Chimney breast removal: everything you need to know

Chimney breast removal: everything you need to know

Is it worth removing that chimney breast? Our experts explain the process and what can be achieved

By Amy Cutmore |

The idea of removing a chimney breast can be tempting. Especially if you can’t solve the conundrum of where to put the TV in your postage stamp of a living room, or are suffering from too little wardrobe space in a bedroom.

Then again, it might also feel risky. What if potential future buyers are put off by the absence of this period feature? And will your house be structurally sound after the work? Also, how much is it going to cost and is it worth it?

To put your mind at ease, and ensure you have all the facts at your fingertips, we’ve asked the experts all about chimney breast removal – from whether it’s a good idea and what’s involved, to the costs and whether you’ll recoup them through added value to your home.

Why might you want to remove a chimney breast?

We asked Rick Fabrizio, a RIBA chartered architect and consultant for Hii Guru, what prompts people to remove the chimney breast from their homes. “The most common reason is to increase the space available in a room,” he says. “It usually happens when a client is looking for a sleek, more modern design. Or perhaps they are repurposing a room – putting a bedroom in what was a reception room, for example. To gain extra wardrobe space, they might decide to remove the chimney breast completely, rather than make do with storage on either side.”

Rear and side-return extensions can also prompt a homeowner to consider taking out a chimney breast, particularly if it makes a room appear lopsided. “When you extend a stretch of wall, you may find that the chimney breast is no longer centred within that wall – it creates odd spaces,” says Rick. “This is especially true of rear kitchen extensions, where a chimney breast can interrupt a potential run of cabinets.”

Sage green kitchen with French doors onto the garden

In this kitchen by Davonport, the designer has cleverly repurposed the chimney breast as housing for a large fridge freezer. But it could be worth removing the chimney if space is tight and you’d prefer a full run of countertop space.

Removing the chimney – a kitchen designer’s view

“Our preference would be to always keep the chimney and work it into the new kitchen design,” says Richard Davonport, managing director at Davonport. “Often in kitchen in a period home, it is part of the character. It could be repurposed into where an oven or range sits, and the chimney used as the extraction flue (with a little altering). We have even kept the period fireplace and utilised other areas of the kitchen for cooking.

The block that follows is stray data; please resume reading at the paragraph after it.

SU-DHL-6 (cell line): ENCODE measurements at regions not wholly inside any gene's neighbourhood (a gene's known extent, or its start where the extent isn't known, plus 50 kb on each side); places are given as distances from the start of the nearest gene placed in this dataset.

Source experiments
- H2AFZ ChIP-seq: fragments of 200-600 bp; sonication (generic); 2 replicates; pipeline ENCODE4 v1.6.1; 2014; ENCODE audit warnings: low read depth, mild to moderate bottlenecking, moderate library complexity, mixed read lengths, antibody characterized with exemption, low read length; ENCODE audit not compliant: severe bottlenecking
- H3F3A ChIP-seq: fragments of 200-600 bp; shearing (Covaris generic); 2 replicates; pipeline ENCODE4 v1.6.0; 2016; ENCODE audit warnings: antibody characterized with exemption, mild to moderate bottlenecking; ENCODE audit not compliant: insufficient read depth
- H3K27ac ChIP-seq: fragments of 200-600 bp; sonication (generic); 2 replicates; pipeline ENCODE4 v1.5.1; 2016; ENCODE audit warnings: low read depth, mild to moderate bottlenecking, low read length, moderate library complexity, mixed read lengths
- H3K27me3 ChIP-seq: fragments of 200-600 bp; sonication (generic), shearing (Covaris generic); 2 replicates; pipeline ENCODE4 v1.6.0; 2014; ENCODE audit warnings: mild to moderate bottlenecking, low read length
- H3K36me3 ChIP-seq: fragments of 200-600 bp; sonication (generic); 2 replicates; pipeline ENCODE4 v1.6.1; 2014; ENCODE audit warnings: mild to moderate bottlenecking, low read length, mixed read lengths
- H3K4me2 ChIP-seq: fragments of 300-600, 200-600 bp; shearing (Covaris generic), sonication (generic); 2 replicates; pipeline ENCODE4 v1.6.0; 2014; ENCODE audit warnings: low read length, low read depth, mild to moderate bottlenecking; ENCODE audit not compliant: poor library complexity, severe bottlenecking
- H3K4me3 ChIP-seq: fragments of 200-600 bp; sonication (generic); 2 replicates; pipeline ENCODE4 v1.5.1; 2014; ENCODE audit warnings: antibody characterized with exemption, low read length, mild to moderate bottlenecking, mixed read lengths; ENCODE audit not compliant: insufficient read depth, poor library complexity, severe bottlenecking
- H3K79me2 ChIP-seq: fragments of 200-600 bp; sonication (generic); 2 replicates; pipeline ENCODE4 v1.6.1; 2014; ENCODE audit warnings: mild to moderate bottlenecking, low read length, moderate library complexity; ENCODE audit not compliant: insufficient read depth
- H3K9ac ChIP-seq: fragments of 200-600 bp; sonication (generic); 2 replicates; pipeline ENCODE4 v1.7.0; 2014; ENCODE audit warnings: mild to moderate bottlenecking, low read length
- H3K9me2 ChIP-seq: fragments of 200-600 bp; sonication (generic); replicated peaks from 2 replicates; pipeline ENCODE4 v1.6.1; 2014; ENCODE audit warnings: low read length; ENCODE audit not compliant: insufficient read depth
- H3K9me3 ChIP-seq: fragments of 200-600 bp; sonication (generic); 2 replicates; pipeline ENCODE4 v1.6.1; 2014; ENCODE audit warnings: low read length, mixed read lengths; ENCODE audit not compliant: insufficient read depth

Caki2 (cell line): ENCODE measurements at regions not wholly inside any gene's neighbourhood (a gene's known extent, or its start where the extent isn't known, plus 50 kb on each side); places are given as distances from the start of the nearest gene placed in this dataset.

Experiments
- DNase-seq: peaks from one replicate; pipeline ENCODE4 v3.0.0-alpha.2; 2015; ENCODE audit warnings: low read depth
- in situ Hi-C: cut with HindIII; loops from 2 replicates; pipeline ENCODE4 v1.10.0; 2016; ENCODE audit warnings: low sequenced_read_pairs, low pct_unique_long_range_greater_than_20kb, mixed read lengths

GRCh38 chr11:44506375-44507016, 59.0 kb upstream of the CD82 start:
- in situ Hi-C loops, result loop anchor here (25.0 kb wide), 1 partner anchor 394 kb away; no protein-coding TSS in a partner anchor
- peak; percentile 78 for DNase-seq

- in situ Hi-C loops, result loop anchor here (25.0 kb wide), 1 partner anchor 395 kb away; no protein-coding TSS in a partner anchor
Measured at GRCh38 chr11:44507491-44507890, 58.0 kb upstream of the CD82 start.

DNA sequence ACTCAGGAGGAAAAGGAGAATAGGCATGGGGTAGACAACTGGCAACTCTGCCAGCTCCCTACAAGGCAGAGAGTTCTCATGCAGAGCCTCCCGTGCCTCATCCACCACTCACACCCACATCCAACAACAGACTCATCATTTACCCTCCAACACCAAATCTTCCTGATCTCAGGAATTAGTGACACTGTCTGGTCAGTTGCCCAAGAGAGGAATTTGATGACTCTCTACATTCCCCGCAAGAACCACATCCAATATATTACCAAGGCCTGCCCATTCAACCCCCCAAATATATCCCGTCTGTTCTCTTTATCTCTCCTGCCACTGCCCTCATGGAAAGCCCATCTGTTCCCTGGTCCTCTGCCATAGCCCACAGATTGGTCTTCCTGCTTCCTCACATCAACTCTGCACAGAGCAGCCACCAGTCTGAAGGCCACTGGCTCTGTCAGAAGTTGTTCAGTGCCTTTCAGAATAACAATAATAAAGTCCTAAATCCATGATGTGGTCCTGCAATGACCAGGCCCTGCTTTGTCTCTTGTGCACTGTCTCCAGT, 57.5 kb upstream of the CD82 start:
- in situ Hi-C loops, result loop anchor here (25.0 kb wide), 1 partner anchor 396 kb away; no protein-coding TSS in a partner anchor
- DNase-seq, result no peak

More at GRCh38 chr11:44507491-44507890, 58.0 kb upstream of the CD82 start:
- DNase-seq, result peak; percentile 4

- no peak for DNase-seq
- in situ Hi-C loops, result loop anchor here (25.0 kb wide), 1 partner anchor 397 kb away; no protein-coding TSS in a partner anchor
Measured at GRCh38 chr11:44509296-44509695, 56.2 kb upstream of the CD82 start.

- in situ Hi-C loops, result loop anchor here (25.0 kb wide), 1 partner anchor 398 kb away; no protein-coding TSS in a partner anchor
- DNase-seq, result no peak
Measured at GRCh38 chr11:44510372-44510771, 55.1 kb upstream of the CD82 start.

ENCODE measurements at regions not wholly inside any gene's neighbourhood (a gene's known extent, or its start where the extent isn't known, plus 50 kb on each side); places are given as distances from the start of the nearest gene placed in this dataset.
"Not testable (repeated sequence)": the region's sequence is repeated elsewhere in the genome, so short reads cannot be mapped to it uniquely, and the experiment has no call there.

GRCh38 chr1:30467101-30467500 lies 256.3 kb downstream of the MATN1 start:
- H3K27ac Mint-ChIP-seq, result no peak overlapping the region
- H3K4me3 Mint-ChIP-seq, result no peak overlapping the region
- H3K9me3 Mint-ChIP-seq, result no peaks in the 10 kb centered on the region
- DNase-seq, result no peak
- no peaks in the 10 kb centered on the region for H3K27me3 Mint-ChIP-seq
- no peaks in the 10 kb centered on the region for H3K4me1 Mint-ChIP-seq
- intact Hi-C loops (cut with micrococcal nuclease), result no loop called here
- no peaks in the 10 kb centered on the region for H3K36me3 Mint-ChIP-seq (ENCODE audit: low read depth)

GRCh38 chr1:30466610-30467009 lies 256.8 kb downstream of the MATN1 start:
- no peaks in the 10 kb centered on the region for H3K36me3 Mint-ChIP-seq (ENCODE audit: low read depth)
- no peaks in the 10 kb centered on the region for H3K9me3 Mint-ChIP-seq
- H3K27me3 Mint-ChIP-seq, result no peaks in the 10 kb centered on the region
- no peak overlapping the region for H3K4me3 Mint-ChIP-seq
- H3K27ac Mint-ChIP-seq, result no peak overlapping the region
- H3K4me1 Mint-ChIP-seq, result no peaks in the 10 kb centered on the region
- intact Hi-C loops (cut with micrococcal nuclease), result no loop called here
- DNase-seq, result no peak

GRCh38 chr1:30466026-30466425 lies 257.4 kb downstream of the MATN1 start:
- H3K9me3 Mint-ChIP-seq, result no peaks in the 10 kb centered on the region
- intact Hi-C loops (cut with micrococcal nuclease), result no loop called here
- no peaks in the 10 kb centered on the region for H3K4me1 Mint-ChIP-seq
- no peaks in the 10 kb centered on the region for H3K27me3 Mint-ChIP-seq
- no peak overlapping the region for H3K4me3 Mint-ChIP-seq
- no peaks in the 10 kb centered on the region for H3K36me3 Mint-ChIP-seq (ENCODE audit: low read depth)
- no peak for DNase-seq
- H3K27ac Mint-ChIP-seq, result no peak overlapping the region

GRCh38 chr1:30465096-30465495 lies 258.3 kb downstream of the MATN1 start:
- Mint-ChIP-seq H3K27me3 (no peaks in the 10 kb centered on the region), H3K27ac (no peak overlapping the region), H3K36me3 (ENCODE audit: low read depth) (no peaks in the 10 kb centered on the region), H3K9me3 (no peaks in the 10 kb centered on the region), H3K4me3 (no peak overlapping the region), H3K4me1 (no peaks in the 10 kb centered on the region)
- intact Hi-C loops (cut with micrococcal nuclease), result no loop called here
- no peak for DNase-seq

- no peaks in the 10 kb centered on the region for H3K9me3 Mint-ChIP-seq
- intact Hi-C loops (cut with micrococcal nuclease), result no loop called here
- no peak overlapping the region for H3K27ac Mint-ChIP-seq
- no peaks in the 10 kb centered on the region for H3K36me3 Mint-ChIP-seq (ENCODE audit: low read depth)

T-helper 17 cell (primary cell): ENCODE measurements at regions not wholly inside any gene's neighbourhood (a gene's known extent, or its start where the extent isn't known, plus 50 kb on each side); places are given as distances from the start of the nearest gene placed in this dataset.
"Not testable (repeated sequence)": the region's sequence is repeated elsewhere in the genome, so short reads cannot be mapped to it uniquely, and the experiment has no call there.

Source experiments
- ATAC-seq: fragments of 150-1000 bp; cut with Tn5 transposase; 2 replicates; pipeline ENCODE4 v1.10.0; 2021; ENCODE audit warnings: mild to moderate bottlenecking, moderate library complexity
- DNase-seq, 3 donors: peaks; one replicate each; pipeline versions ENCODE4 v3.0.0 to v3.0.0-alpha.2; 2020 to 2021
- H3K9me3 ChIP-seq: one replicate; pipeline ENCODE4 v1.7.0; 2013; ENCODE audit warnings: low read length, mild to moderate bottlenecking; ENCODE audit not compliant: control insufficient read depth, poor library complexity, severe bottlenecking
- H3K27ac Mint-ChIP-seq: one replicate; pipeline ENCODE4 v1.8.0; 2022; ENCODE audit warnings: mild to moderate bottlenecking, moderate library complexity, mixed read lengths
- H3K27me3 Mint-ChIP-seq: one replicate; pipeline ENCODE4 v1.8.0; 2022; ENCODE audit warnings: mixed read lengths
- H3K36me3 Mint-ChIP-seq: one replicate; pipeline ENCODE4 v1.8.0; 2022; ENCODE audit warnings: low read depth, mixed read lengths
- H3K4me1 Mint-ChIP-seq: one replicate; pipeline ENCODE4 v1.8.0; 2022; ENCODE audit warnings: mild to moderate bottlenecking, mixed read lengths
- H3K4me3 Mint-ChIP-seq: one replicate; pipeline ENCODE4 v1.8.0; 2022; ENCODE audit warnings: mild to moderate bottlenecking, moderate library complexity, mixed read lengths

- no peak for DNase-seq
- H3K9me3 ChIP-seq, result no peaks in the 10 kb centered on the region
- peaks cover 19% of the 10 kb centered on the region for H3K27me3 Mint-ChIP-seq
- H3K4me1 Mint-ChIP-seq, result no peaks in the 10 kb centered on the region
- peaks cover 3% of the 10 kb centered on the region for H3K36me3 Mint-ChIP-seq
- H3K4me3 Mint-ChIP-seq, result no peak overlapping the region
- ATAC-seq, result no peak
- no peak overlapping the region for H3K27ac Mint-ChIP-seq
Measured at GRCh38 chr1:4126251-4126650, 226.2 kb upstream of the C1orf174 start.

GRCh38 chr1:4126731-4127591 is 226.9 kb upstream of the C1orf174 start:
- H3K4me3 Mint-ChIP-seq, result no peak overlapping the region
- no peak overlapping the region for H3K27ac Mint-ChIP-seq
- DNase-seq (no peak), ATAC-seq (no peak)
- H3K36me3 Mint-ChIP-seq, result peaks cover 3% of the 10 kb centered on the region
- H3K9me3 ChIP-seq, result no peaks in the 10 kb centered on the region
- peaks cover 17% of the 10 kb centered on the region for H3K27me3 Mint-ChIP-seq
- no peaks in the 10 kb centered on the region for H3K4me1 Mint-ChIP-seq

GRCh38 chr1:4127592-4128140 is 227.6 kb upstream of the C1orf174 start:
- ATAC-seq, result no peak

“A bespoke kitchen designer thrives on finding solutions and answers to tricky design issues, and so having a chimney to work around shouldn’t cause an issue. The only sticking point is if space is tight, even with an extension, which might mean there is no other alternative, but this is very rare.

“If a chimney is removed, it does remove the need to think outside the box with the kitchen layout, which makes our life easier and potentially allows greater flexibility.”

Do I need planning permission to remove a chimney breast?

You won’t usually need planning permission to remove a chimney breast – the work can often done under permitted development. However, if you live in a listed building you will need to be granted listed building consent before you can remove the chimney. And if your home is listed or in a conservation area, you may be required to keep the visible part of the chimney – the stack – so that the look of the building and its setting isn’t changed. It’s essential that you let your local authority know of your intentions before you start work in these cases.

Do note that permitted development doesn’t apply to flats and maisonettes, so removing a chimney breast in this instance is highly unlikely. Also, if you own the property leasehold, you will need the freeholder’s permission before removing a chimney breast.

Terraced houses in London. Photo: I-Wei Huang / Adobe Stock

If you live in a conservation area, you may be required to keep the visible part of the chimney – the stack – intact.

Will I need building control sign off to remove a chimney breast?

Yes, the work should be signed off by building control under Part 1 and Classes A and G of permitted development rights (enlargement, improvement or alteration, and chimney, flues, etc).

“You will certainly need to inform building control about what you intend to do, and they will require the calculations to understand how the stack of the chimney will be supported if you are keeping it,” explains Rick, who says it is essential to hire a structural engineer. They will need to provide the necessary calculations and method that prove it’s safe to take out the breast and flue, and that any remaining parts of the chimney are adequately supported.

“The chimney breast is part of the structure of the house, strengthening the wall,” says Rick. “If you live in a semi-detached house, or terrace, you need to know, for example, whether your neighbour has removed the chimney breast on the other side. You need to understand if it’s going to be a complete removal or only on a specific floor.”

“There may also be implications with the choice of the floor,” says Rick. “Again, the engineer will have to provide details of how the floor is ‘patched up’ on all floors to insure it is supportive and safe to walk on.”

Chimney breast removal and party wall agreements

If your chimney is on a ‘party wall’ – in other words, a wall shared with a neighbour, you will need to acquire a party wall agreement with that neighbour before you can remove it. It may be that your neighbour has already removed their side of the chimney breast, which will have implications on how you go about the job. Or they may decide to have their chimney removed at the same time, which could make things easier.

Things to consider before you remove a chimney breast